reply to this | link to this | view in chronology ]

      • icon
        lfroen (profile), 2 May 2015 @ 1:56am

        Re: Re: Mason Wheeler's comment

        >>> BIIIGGG Difference.
        No not really. You know why nobody created cheaper Western Union? That's because all this "money stuff" is regulated.

        Bitcoin is not (yet) regulated, and thus - lot of fraud.

        Anyway, your use case "send $100 to Africa" is not very common. More common case of "buy stuff for $100 in China" is solved pretty well by Paypal and its friends.

        Expect bitcoin (in present form) to disappear as any fraud form before it.

        reply to this | link to this | view in chronology ]

        • identicon
          Anonymous Coward, 2 May 2015 @ 8:22pm

          Re: Re: Re: Mason Wheeler's comment

          No not really. You know why nobody created cheaper Western Union? That's because all this "money stuff" is regulated.
          Not just that. They do actually have to build offices and pay staff, and they have to be pretty good at verifying ID to avoid fraud. Bitcoin gets rids must all of that.

          Things like Paypal and credit cards work pretty well in developed countries, although they're quite expensive even there and we frequently hear about Paypal cutting people off for no good reason. But in some countries and some businesses (e.g. pornography) they're notoriously difficult to work with and have much higher fees.

          reply to this | link to this | view in chronology ]

    • identicon
      Danielle, 2 May 2015 @ 7:25am

      Re: Startups

      > belongs in the "this won't end well dept"

      Most start-ups don't end well. It is only by trying and often failing, learning from the failures, and trying again, that successful businesses and technology grow. How many operating systems and office suites went by the wayside before Windows/MS Office won out? How many online shopping sites faded away until Amazon was the clear winner?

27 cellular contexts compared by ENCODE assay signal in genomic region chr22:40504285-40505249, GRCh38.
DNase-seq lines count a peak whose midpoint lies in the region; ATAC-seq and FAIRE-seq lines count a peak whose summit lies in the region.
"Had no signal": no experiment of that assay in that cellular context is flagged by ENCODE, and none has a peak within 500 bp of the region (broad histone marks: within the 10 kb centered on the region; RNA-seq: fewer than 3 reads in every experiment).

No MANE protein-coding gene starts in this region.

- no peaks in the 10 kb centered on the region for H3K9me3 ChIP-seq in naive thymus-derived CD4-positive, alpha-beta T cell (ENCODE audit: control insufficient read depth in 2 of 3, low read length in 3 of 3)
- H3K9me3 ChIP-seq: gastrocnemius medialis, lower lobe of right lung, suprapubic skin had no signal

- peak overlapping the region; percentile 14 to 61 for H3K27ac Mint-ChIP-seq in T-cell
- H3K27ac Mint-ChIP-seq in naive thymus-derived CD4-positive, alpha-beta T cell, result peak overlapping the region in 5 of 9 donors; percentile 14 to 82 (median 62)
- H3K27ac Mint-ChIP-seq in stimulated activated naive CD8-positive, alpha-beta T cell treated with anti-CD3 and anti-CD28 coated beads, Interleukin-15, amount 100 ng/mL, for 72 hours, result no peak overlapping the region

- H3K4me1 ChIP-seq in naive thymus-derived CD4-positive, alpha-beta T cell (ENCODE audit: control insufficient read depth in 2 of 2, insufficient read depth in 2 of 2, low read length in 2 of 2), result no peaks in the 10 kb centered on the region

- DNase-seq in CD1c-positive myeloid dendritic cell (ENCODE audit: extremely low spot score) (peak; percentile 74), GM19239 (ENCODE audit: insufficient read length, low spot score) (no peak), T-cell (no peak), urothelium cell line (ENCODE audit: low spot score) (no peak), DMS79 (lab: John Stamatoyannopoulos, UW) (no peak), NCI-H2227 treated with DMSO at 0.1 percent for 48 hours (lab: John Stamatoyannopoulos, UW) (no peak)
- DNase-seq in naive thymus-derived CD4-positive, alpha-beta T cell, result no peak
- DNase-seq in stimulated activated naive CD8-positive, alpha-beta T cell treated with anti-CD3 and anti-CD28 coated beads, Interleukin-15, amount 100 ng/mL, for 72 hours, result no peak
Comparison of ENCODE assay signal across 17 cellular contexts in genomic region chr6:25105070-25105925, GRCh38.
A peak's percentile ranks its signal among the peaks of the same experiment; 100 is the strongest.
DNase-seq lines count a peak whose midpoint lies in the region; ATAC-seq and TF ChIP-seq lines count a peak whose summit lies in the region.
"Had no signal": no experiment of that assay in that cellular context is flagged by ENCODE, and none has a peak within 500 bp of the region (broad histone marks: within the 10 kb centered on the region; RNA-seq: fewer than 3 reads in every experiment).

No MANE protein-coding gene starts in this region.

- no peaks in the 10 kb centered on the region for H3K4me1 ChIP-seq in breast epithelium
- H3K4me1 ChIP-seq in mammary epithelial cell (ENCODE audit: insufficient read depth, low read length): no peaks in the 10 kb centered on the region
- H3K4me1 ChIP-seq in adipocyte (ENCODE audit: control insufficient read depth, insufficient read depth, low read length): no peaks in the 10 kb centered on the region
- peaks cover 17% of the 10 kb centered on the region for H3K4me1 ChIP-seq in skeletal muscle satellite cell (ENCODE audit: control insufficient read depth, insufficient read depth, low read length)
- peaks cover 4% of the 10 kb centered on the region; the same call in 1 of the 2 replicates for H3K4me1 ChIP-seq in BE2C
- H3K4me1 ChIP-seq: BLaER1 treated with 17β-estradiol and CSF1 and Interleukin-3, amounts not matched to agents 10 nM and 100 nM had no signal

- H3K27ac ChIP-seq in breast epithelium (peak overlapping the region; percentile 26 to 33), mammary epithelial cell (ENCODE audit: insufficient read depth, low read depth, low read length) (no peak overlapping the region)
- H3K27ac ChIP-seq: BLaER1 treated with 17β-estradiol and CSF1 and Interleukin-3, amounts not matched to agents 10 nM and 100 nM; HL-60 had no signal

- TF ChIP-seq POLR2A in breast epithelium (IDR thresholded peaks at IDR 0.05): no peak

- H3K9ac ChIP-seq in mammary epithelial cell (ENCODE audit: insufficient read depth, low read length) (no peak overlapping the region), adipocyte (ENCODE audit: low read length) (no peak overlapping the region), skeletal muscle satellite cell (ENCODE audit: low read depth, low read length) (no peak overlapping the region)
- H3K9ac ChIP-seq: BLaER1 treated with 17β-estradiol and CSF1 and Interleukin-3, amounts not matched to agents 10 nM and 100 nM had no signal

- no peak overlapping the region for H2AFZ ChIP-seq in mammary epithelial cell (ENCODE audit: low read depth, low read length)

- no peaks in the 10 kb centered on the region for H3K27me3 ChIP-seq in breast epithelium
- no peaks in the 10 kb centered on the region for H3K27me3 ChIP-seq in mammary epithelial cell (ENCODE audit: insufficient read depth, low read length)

Bitcoin itself isn't a fraud or a scam. It's merely a distributed accounting ledger with a protocol and scripting language to update it. You can certainly build frauds and scams on top of it, but you can do that on top of Excel spreadsheets too. You are blaming the crowbar for what the thief does with it.

      reply to this | link to this | view in chronology ]

    • identicon
      Anonymous Coward, 2 May 2015 @ 8:07pm

      Re:

      The underlying blockchain technology solves some interesting problems and might (maybe?) become something useful in the future. But trying to use it as a currency/investment/whatever-they're-saying-Bitcoin-is-now belongs in the "this won't end well dept"
      Many people assume these aspects to be separable, but I don't agree. There have been timestamping services, distributed systems, and digital currency before. None of the cryptography is new. Bitcoin's biggest innovation was getting people to run it. Most distributed networks die off as people lose interest, or never get big enough to avoid attacks. Look at BitTorrent swarms for an example—they've got short-term incentives (the tit-for-tat algorithm) but most torrents over a few months old are unseeded.

      If Bitcoin's technology didn't allow currency speculation, it would be as dead as the original Chaumian cryptocurrencies. We certainly wouldn't have people building Bitcoin ASICs, so it would be much more vulnerable to CPU/GPU mining botnets and other attacks. Probably nobody but hardcore cypherpunks would be using it (cf. Mixminion).

      "We" certainly shouldn't be investing in Bitcoin. Buy a little when you need to make a purchase, and sell some when you accumulate too much, and you'll be able to take advantage of its useful properties (e.g., sending any amount to anyone for about 1 cent, even if the recipient is in a "bad" country or is doing something credit card companies don't like). Let someone else take most of the speculation risk—but I think someone does have to.

      reply to this | link to this | view in chronology ]

  • identicon
    Anonymous Coward, 1 May 2015 @ 6:29pm

    Bill entirely designed so a startup says "we plan to do X, and here's a plan for it".

    'Committee member' then accidentally sells the startups entire business plan to Apple.

    This entire rule was written by (and for) Apple, as they have well-placed spies ready to (illegally) give them all the startup info they could want so they can crush competitors earlier than they are currently.

    reply to this | link to this | view in chronology ]

  • identicon
    Anonymous Coward, 3 May 2015 @ 3:05pm

    The mighty dollar is losing.

    reply to this | link to this | view in chronology ]